The Ballad of Buster Scruggs
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All Critics (9)
| Top Critics (1)
| Fresh (9)
| Rotten (0)
One of the finest of all the movies that deal with life at sea, and one of the most successful of all attempts to put Eugene O'Neill on film ...
It's not the most focused and sustained movie, but the solid acting and elegant direction elevate this to another level. What could have been a routine melodrama ends up being quite a classy production.
An eerily beautiful wartime film.
Less a plot-driven movie than a meandering look at the nomadic men who make their lives on the high seas for various reasons.
Shot by master cinematographer Gregg Toland, this is one of John Ford's most visually expressive film, one that also features the young John Wayne in a strong performance
Mainly noted for the quality innovative photography done by cinematographer Gregg Toland.
Features beautiful cinematography by Gregg Toland, no-frills direction by [John] Ford, and a great cast.
Lesser John Ford, but still a haunting production.
A year before the United States entered WW2 (although it was already hot over in Europe) comes this adaptation of Eugene O'Neill's look at the lives of a crew of merchant seamen. John Ford uses many of his usual players, something of a theater company, and so the camaraderie of old hands working together permeates the work. John Wayne is listed as the star but that's not necessarily so. This is Thomas Mitchell's film, with Barry Fitzgerald co-starring, but its really a company work. Wayne is only in a supporting role as a Swedish crewman (and one of the worst Swedish accents in film history short of comedy, but the Duke is game and throws with all he has). It's a interesting tale in that, like the lives of the men portrayed, there is no real destination, only the going from port to port, dealing with the problems every voyage might present, little lost boys of the sea ... and so an undercurrent of sadness ... good storytelling.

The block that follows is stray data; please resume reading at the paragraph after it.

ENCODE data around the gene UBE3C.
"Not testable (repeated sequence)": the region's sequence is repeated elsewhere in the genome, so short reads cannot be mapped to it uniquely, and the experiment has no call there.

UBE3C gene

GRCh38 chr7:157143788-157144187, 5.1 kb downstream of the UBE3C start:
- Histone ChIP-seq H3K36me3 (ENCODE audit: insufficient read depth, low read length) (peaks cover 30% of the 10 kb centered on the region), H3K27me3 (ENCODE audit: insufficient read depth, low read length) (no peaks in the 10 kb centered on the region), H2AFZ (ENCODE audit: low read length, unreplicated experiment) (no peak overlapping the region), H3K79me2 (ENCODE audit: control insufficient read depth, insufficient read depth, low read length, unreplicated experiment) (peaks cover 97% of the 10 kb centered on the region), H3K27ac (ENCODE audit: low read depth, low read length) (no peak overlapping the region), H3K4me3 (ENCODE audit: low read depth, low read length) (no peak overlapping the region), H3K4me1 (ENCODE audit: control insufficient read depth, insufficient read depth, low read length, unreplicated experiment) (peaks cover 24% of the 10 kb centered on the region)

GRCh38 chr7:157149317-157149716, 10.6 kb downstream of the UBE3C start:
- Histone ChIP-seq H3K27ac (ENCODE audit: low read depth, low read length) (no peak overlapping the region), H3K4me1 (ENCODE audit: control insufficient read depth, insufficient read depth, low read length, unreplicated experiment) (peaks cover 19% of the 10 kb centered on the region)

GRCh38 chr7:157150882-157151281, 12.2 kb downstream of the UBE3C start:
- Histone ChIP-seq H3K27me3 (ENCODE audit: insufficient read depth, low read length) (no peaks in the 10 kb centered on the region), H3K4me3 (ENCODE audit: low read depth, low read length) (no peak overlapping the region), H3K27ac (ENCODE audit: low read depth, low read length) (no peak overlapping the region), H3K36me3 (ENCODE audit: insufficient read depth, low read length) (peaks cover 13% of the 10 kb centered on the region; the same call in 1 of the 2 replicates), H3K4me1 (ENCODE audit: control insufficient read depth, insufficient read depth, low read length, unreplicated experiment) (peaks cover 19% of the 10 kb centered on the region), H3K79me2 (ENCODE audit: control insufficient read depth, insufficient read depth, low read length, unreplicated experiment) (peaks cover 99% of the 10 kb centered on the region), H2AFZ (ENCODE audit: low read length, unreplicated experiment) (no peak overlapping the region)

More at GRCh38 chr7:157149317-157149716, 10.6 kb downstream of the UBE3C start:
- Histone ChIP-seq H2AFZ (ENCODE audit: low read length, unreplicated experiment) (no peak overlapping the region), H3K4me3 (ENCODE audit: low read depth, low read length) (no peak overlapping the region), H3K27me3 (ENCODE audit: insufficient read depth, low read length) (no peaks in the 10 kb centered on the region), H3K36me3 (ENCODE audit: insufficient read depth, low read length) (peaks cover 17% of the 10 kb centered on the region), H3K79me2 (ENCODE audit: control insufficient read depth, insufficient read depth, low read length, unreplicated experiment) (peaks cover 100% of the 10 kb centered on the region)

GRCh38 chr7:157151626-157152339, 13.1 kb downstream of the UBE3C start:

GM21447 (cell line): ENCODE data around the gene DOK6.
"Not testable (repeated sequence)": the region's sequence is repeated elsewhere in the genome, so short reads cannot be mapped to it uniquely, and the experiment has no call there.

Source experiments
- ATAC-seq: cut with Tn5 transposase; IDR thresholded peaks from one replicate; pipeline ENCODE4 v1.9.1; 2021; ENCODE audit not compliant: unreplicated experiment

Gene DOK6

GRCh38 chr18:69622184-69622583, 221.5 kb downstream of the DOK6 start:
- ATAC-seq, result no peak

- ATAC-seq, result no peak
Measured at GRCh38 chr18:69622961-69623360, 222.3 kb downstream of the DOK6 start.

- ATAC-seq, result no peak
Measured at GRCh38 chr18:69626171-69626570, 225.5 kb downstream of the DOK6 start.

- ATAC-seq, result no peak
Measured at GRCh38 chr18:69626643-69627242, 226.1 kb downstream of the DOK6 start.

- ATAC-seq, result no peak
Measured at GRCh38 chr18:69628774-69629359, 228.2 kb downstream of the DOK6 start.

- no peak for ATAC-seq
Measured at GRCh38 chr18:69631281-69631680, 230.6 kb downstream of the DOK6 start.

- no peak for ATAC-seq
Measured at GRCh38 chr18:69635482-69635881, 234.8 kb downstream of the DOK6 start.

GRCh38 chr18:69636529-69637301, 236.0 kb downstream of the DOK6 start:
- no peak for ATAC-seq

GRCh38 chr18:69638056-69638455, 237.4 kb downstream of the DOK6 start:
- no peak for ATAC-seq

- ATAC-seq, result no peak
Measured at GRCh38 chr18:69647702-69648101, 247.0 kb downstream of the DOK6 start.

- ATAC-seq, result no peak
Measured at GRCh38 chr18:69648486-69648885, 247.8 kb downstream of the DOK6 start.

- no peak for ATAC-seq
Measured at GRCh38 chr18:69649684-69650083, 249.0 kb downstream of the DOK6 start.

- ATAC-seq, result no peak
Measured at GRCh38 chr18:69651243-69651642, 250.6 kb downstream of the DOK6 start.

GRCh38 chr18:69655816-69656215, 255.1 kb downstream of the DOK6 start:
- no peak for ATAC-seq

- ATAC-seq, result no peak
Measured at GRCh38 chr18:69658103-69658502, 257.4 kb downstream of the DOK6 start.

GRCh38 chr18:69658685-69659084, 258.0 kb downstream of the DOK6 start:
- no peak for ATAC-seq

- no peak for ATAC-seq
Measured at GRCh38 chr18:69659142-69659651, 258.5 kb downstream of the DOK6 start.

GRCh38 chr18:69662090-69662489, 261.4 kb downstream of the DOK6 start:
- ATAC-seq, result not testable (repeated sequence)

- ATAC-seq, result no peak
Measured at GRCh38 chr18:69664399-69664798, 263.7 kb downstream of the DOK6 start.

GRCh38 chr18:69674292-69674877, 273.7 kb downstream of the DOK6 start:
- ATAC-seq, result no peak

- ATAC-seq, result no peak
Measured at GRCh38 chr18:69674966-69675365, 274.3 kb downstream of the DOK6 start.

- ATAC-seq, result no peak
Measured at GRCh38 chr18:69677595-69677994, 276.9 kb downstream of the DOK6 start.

Dreadfully dull tale featuring a very young John Wayne talking about probably the most boring cross Atlantic trip ever taken. Someone is a German spy on board and the audience doesn't care.
Story of a mixed bunch a merchant sailors. It's funny to hear John Wayne play a Swede. His accent is almost as bad as Jamie Lee Curtis's one in Trading Places, and that was on purpose. Thomas Mitchell is a character as always.
I really love this movie for being so completely unique and moody. The cinematography is absolutely breathtaking and the way John Ford manipulates the camera is completely revolutionary. This is from what I can tell one of the first anti-war messages for WWII, it's very direct and not overdone or sappy. This has great characters, an ensemble drama that should never be forgotten.
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